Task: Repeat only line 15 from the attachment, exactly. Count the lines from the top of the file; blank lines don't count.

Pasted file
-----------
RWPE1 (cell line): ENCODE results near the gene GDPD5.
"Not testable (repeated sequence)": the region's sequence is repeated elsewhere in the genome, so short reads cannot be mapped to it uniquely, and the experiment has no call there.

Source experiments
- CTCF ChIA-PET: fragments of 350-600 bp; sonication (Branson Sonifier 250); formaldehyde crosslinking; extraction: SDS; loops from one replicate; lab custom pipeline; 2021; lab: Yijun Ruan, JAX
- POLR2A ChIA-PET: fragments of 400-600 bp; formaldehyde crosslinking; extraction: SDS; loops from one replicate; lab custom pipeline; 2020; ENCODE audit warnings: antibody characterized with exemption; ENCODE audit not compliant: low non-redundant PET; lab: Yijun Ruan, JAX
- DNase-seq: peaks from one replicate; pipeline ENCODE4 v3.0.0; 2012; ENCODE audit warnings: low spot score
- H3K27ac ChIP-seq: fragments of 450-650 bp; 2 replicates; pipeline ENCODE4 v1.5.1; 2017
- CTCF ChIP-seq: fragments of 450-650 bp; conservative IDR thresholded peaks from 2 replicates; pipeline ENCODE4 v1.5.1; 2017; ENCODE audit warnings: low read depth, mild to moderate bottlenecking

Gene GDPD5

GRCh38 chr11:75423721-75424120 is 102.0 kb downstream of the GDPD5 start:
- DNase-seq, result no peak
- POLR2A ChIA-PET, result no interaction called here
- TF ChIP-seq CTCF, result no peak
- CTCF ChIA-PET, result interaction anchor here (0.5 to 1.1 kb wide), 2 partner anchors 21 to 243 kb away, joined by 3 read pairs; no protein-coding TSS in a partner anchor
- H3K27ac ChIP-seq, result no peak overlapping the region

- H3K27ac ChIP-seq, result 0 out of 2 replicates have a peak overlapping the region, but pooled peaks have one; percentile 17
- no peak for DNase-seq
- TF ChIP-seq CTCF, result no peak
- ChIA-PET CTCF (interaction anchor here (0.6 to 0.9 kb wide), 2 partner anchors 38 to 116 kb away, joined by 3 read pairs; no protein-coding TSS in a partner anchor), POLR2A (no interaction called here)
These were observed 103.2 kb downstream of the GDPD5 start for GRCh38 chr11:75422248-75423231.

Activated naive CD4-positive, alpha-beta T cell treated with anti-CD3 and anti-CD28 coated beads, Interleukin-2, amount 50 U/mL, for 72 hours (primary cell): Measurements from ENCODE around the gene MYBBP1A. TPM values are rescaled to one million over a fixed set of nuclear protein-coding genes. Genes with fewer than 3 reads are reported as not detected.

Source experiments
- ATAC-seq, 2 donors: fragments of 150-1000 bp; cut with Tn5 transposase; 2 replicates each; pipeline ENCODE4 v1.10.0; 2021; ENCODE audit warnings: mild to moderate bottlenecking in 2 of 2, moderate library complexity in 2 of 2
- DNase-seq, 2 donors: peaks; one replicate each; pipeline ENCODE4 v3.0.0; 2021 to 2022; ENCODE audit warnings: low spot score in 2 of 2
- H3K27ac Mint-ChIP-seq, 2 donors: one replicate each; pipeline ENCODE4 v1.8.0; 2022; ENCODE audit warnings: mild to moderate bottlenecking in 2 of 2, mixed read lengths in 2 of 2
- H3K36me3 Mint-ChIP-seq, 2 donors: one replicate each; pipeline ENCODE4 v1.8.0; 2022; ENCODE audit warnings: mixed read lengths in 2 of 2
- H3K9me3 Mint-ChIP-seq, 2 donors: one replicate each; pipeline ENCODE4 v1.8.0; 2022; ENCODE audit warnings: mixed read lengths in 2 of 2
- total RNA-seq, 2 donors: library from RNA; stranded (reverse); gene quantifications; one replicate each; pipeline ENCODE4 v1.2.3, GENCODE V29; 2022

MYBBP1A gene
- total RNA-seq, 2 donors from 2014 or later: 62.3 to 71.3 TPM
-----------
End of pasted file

- H3K27ac ChIP-seq, result no peak overlapping the region